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Frequently Asked Questions
Why would anyone be opposed to Option 3, “renovating” Reading Memorial High School?
RMHS needs upgrading but this approximately $54 million Option 3 is neither a reasonable nor cost effective solution. Option 3 involves an approximately $2 million demolition of the entire original, structurally sound 1953 school (approx. 184,000 sq. ft., capacity 1,125 students) including the auditorium, cafeteria, classrooms, industrial/fine arts wing and gymnasium (Annual Town Report 1958, page 123). Option 3 also demolishes some of the 1969 addition (which had brought the capacity of RMHS to 2000 students, DRA Report, page 4) and guts the media center, lecture hall, field house and math and science building. A new 4-story facility would be constructed between the Superintendent’s Office and the Hawkes Field House to replace the original 1953 school.
Dedicated to the memory of World War II veterans, RMHS and its Memorial Tower will be gone if Option 3 succeeds. The 1997 Drummey, Rosane & Anderson (DRA) Feasibility Study established that the high school is structurally sound and suggested areas to be addressed, in order of necessity. Over $2.2 million has already been spent on heating, ventilation and air conditioning (HVAC) systems alone to address some of DRA's recommendations. That investment also would be lost with Option 3 demolition and gutting (SC minutes, 09/28/99 page 3, Harutunian / Klepeis memo 10/17/97).
Contrary to statements that excess space can be found in the corridors, extra stairways and under-utilized spaces of RMHS, the vast majority of the excess space is actually located in community use spaces: the auditorium, cafeteria, media center/library, field house as well as classrooms (DRA report, page 22, NEASC 1993 Facilities Report). With Option 3, the community will lose this space, at a premium in other communities, in spite of the fact that the state has indicated that assistance could be provided to renovate these existing spaces. (SBA Lynch letter 10/01/01, page 2) In total, approximately 194,000 sq. ft. of the existing RMHS facility (100% of the 1953 building and 6% of the 1969 addition) will disappear with Option 3. If demolished, Reading will never be able to regain this premium space and its community use rental income.
The drawings and sketches of Option 3 are only concepts of what might be built, despite the $450,000 appropriation in April 2002 for schematic designs (Flansburgh's Bowen, SBC Chairman Graham, .mp3 audio, SBC 12/23/02). As occurred with the Parker and Coolidge Middle school projects, the final version of Option 3 will be very different from what the public has been shown to support this Feb. 25, 2003 debt exclusion. What you see is not what you will get.
Have any improvements been made to RMHS?
On April 14, 1997, Town Meeting appropriated $1.8 million
specifically to address RMHS mechanical, structural, safety and accreditation
minutes 05/01/97, page 2, Memo
03/06/97). Among the funds appropriated for work were: $100,000
for concrete column repair, $200,000 for upgrading science labs, $600,000
for Asbestos Abatement/HVAC upgrades and $100,000 for a Science Wing
roof. On Mar. 9, 1998, Town Meeting appropriated an additional $600,000
for RMHS boiler & burner replacement and asbestos removal (Harutunian
/ Klepeis memo 10/17/97).
New boilers were installed in 1995 and 1998 along with fifty-one (51) unit ventilators in the 1953 section of the facility.By August 26, 1998, Siebe Environmental Controls (now Invensys, 08/26/98 Siebe Memo) had completed the $271,080 installation of Network 8000, a computerized Energy Management system to address heat fluctuation complaints and to reduce oil consumption (TM Warrant, Article 7, 03/09/98, Harutunian .mp3 audio 01/08/03).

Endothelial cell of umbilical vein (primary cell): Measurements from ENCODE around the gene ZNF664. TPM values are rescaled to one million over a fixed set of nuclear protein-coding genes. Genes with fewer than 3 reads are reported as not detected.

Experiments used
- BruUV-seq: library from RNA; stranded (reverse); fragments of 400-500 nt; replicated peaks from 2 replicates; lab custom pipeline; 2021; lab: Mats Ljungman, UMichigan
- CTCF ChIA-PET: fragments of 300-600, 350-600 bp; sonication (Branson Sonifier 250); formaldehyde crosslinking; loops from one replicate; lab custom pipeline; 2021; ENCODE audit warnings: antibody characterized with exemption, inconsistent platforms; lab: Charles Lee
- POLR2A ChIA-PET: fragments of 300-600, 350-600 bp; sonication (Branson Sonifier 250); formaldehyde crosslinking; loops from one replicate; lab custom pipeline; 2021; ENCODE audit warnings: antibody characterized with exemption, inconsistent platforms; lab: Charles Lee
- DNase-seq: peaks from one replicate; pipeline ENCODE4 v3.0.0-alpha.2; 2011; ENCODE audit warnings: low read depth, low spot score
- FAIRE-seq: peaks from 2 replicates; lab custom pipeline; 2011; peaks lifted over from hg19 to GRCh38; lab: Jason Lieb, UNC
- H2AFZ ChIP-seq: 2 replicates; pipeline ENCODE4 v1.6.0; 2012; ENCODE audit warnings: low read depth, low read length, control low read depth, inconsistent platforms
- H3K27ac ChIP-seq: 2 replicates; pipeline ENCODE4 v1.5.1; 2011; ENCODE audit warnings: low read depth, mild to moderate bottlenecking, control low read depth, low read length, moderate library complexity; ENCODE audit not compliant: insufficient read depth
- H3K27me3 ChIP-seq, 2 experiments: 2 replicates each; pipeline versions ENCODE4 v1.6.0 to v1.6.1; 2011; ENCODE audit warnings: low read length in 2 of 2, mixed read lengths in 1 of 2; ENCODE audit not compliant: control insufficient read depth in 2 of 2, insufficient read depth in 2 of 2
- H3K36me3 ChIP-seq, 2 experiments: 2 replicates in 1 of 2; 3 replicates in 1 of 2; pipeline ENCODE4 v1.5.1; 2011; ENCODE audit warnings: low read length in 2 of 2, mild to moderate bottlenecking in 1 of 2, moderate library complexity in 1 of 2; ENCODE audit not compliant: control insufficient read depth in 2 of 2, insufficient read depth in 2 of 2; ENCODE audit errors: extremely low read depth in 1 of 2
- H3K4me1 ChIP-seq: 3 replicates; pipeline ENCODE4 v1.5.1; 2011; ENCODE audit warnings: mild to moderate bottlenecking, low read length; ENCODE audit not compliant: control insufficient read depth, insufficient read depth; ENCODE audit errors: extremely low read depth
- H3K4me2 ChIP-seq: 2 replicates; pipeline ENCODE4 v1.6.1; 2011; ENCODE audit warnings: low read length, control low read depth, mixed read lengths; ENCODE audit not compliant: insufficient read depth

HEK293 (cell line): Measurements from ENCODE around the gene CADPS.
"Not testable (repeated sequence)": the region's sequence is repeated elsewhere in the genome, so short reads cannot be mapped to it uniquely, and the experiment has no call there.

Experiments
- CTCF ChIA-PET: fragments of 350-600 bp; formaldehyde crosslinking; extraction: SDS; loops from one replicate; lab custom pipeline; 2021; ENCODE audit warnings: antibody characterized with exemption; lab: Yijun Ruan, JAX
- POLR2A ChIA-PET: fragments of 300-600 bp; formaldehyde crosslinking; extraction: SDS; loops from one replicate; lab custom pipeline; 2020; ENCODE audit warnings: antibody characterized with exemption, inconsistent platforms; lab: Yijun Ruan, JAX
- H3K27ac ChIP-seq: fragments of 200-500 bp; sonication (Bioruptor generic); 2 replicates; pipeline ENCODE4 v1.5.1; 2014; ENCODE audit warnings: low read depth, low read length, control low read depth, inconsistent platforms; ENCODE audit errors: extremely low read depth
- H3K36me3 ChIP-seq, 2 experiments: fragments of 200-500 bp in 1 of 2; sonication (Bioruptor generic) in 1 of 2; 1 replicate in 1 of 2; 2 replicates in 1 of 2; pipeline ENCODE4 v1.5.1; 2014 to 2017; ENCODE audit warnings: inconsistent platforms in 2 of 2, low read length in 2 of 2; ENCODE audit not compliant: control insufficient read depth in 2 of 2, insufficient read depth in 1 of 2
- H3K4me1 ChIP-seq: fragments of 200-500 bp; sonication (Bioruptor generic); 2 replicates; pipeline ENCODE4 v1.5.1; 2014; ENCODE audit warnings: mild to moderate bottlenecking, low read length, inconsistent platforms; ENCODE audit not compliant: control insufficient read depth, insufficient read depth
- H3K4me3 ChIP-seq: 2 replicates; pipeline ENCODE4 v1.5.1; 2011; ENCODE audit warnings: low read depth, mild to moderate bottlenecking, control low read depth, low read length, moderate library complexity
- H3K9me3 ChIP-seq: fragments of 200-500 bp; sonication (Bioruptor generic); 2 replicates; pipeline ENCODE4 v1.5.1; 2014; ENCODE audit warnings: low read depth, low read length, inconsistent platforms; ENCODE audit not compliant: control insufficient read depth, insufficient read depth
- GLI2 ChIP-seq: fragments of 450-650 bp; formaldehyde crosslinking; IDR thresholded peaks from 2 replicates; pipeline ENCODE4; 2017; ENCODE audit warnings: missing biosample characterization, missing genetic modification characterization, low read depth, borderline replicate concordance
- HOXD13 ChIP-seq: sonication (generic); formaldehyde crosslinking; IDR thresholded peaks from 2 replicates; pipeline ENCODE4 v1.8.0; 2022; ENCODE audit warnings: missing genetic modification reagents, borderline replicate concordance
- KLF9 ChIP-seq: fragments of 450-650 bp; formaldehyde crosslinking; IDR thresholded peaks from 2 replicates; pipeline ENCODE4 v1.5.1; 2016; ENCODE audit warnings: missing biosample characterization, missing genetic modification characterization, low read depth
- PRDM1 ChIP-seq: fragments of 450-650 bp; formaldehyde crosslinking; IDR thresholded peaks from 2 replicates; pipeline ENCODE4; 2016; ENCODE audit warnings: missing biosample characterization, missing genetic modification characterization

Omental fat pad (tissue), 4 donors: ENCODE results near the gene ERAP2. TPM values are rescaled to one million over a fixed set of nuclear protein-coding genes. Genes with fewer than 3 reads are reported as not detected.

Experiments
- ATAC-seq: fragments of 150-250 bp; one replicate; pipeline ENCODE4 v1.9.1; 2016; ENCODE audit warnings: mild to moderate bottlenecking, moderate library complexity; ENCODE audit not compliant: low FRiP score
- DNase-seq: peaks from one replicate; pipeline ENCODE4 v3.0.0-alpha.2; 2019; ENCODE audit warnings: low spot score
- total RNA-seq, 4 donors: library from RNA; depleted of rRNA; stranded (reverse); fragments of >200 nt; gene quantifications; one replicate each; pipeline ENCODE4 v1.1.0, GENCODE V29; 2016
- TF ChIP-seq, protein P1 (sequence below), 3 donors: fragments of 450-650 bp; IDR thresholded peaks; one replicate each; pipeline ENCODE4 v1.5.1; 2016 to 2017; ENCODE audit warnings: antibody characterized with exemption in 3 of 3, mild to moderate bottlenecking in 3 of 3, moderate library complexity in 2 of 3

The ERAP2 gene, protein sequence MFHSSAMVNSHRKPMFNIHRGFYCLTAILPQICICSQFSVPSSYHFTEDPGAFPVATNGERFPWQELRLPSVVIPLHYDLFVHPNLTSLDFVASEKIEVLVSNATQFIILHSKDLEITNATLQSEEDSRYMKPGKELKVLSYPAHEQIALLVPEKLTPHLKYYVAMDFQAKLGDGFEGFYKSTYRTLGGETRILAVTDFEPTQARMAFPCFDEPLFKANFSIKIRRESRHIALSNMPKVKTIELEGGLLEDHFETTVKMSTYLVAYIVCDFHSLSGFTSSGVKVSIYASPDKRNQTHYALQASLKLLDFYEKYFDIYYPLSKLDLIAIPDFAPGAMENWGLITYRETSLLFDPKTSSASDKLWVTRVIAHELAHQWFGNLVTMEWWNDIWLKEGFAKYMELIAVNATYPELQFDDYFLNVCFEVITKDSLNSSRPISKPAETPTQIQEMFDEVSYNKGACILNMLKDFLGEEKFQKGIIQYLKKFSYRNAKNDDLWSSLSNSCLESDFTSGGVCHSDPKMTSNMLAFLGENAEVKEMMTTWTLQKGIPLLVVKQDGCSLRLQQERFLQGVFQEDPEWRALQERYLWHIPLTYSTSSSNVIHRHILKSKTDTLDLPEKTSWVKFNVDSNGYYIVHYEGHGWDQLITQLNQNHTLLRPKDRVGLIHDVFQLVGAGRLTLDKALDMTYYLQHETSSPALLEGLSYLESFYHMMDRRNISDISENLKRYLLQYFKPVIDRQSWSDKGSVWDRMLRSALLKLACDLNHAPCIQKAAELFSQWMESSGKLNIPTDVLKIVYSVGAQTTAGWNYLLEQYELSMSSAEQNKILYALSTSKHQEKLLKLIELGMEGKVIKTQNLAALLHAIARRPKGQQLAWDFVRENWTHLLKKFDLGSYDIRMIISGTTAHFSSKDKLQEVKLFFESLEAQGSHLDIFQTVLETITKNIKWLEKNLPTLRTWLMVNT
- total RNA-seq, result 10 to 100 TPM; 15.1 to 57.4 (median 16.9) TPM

Local Area Network (LAN) computer wiring throughout RMHS was completed in Oct. 1998 (Marion memo, 08/27/98). Though $50,000 was appropriated for the intercom system, only $13,079 was spent. In 1999, Walkie-Talkies (School Committee minutes 09/28/99, page 5) were purchased for approximately $11,000 to enhance communication within the high school, particularly for emergencies. Also, $50,000 was appropriated for making auditorium, special ed and field house restroom facilities American Disabilities Act (ADA) accessible (03/06/97 RMHS $1.8 million). For September 1999, almost all the lockers used by students had been painted inside and out, with the infamous "orange locker area completely closed off from use." A new computer lab was added along with new computers in classrooms and increased internet capabilities (Chronicle 09/99). In 2000, the field house interior was painted, lockers were repaired and purchased, and a new track record board given in memory of Jay Jellison through donations. Much of this would be lost when the field house is gutted as part of Option 3.
Unlike the annual School Budget for which Town Meeting votes only the total, the $1.8 million in appropriations was designated for a specific purpose. Misuse of this funding for purposes other than Town Meeting had intended would constitute a misappropriation of funds, an illegal activity.
What about the Title 9 (equal athletic facilities) issue at RMHS?
There is no Title 9 “issue.” Even the most recent Flansburgh (FAI) Study indicates that Reading’s Physical Education programs have enough space within the existing gymnasium (formerly known as the “Girl’s Gym”) and adjoining locker rooms to meet current state standards for the number of students expected and required to take PE. The two previous RMHS feasibility studies, 1997 Drummey, Rosane & Anderson (DRA) and 2000 Strekalovsky & Hoit (S&H) concur. The practice of using locker rooms at the Field House for only boys, with girls having use of some of the lockers in the main building, has been an administrative “choice” and not a “space” issue. School administration easily could divide the lockers in both the main building and the Field House more equitably (DRA report, page 50, 53, 66, 67). Flansburgh Associates own 06/17/02 RMHS Meeting Notes Summary, page 3, states: "Use of the existing Gym for PE and the construction of boys' lockers on the first floor would address Title IX issues for physical education."